Future Demographic Trends Decrease the Proportion of Ischemic Stroke Patients Receiving Thrombolytic Therapy
A Call to Set-Up Therapeutic Studies in the Very Old
Background and Purpose— Thrombolytic therapy with tissue plasminogen activator (tPA) is rarely applied to ischemic stroke patients aged 80 years and above. As future demographic trends will increase the proportion of older stroke patients, the overall tPA treatment rate may decrease. The aim of the present analysis was to provide an estimate of the future number of ischemic stroke patients and the fraction thereof receiving tPA.
Methods— In 2005, n=12 906 hospitalized ischemic stroke patients were included into a large registry covering the Federal State of Hesse, Germany. Age- and gender-specific frequency rates for ischemic stroke and tPA therapy were calculated based on the registry and the respective population data. Population projections until 2050 were derived from the Hessian Bureau of Statistics.
Results— Assuming constant age- and gender-specific stroke incidence rates and treatment strategies, the total number of ischemic stroke patients will rise by approximately 68% until 2050, whereas the proportion of tPA-treated ischemic stroke patients will decrease from 4.5% to 3.8% in the same time frame (relative decrease 16%; χ2P<0.001).
Conclusions— Future demographic changes will reduce tPA treatment rates. Therapeutic studies focusing on very old stroke patients are necessary to counteract this trend.
Future demographic trends will increase the proportion of seniors in many countries around the world. In the European Union, 30% of the population are estimated to age 65 years or more in 2050, compared to 16% in 2000.1 In particular, the proportion of very old individuals (≥80 years) is expected to grow. For Germany, an increase from 4% in 2000% to 15% in 2050 is projected for this age category.2 In parallel to these demographic changes, the number of very old stroke patients is likely to rise.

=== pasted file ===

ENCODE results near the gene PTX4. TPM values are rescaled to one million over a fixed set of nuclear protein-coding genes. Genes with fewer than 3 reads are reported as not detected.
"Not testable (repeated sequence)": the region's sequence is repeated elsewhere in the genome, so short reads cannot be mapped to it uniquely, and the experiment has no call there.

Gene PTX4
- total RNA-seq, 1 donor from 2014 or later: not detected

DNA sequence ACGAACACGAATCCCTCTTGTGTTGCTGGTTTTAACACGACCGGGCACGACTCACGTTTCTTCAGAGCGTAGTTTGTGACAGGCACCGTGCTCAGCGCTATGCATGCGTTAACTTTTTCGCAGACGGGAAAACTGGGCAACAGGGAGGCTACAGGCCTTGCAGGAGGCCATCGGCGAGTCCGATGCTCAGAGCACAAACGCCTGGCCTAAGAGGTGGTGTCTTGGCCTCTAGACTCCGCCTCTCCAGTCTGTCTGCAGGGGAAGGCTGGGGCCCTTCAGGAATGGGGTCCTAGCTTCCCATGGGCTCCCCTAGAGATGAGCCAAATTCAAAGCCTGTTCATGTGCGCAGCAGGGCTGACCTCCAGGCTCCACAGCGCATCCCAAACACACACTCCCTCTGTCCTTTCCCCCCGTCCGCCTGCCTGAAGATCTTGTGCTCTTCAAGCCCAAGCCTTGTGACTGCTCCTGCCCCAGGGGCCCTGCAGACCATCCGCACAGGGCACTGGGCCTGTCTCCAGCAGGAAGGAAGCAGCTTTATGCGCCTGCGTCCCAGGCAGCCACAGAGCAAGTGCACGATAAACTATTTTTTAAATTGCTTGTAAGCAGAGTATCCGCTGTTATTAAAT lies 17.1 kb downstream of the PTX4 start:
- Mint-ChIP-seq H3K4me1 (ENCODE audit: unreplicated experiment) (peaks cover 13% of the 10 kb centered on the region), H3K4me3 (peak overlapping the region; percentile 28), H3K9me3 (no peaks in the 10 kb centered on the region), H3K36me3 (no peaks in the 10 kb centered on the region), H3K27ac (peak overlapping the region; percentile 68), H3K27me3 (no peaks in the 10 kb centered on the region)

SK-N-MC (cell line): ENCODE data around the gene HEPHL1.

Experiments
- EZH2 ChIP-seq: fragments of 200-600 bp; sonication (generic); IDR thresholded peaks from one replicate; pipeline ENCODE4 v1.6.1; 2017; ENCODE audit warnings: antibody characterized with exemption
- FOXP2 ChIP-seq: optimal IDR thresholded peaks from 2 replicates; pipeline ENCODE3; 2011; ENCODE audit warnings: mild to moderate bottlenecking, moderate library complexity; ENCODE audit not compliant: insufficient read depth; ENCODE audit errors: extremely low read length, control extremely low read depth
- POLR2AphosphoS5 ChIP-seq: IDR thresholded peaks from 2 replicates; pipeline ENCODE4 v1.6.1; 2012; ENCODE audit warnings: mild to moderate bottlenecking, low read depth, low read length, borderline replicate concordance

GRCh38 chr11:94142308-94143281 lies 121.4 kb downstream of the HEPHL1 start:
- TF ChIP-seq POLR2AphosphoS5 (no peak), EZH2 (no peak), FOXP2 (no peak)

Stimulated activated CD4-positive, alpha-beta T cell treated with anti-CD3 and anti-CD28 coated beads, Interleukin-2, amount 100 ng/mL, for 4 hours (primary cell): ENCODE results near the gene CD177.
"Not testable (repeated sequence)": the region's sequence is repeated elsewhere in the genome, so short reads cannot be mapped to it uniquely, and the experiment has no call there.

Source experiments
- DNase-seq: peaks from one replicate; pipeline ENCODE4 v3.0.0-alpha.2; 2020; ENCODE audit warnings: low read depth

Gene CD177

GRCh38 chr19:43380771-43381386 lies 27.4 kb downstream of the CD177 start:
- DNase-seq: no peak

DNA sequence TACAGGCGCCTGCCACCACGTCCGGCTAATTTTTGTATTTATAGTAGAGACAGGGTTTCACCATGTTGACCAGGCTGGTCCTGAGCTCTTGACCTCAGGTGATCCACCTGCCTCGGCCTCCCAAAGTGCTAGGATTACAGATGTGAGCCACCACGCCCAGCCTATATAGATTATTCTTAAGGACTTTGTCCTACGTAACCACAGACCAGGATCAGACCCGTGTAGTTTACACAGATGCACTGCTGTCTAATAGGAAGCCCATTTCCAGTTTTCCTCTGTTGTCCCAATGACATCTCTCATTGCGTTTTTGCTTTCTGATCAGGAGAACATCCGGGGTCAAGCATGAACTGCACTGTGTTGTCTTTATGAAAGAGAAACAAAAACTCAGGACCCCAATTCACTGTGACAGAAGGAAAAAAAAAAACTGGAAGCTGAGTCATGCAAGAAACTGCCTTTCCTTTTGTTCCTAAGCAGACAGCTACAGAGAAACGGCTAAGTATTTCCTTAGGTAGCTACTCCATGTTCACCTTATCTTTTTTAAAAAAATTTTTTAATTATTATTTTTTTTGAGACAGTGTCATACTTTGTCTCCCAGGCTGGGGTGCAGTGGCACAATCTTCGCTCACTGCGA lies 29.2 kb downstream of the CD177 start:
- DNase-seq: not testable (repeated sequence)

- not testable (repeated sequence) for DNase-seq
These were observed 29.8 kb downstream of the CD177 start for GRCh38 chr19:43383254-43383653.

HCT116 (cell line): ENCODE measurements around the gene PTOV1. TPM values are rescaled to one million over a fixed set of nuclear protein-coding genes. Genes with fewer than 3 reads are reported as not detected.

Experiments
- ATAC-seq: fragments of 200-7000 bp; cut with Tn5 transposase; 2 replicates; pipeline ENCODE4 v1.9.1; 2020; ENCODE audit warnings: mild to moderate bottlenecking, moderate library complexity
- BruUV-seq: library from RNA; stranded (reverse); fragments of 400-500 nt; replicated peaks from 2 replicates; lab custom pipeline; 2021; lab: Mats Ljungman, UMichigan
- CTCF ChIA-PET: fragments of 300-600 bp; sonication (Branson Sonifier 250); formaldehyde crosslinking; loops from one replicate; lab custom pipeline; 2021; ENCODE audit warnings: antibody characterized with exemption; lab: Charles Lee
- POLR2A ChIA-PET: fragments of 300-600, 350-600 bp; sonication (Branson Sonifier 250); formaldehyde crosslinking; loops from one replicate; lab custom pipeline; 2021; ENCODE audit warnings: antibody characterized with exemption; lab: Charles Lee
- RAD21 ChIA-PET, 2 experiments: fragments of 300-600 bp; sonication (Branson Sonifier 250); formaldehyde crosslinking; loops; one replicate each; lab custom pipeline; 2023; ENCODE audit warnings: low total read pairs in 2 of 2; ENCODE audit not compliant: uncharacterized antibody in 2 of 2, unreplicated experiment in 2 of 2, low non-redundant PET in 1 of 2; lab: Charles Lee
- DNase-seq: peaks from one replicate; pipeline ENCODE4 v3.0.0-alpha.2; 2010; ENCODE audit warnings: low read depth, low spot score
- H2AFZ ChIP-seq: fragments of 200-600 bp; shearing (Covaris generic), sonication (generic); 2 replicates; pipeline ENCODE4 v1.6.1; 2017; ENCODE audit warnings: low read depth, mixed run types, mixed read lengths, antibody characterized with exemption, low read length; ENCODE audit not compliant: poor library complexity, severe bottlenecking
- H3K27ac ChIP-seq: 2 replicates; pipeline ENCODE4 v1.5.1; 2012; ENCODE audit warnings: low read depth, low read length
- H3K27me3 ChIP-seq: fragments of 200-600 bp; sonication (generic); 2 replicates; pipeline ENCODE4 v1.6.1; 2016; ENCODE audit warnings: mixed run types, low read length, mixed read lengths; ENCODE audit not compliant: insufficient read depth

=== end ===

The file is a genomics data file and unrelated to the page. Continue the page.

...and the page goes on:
Thrombolysis with recombinant tissue plasminogen activator (tPA) is an effective acute treatment for patients with ischemic stroke.3 However, tPA-therapy is rarely applied to stroke patients older than 80 years.4 Based on data from a large stroke registry and the population projection for the Federal State of Hesse in Germany, this analysis aimed to provide an estimate for both the future number of ischemic stroke patients and the fraction thereof receiving thrombolytic treatment.
The Stroke Registry
Our analysis relies on a prospective quality assurance measure covering the entire Federal State of Hesse, Germany. All hospitalized patients with a final diagnosis of acute (ie, time span between symptom onset and admission ≤7 days) transient ischemic attack (TIA, ICD-10:G45), ischemic stroke (IS, I63), or intracerebral hemorrhage (ICH, I61) should be documented.5,6 For the present analysis, we chose datasets with a patient admission date between January 1 and December 31, 2005 and a diagnosis of ischemic stroke. Both patients with first-ever and recurrent strokes were included. Datasets with missing information on age and sex were excluded.
For the year 2005, age- and gender-specific frequency rates for hospitalized ischemic stroke were calculated as ratios of the number of patients in the registry and the respective number of people in the general population. Similarly, frequency rates were calculated for patients receiving thrombolytic treatment. Based on these frequency rates and the population projection for Hesse provided by the Official Bureau of Statistics,7 we estimated both the total number of ischemic stroke patients and the proportion thereof receiving thrombolysis for the year 2050.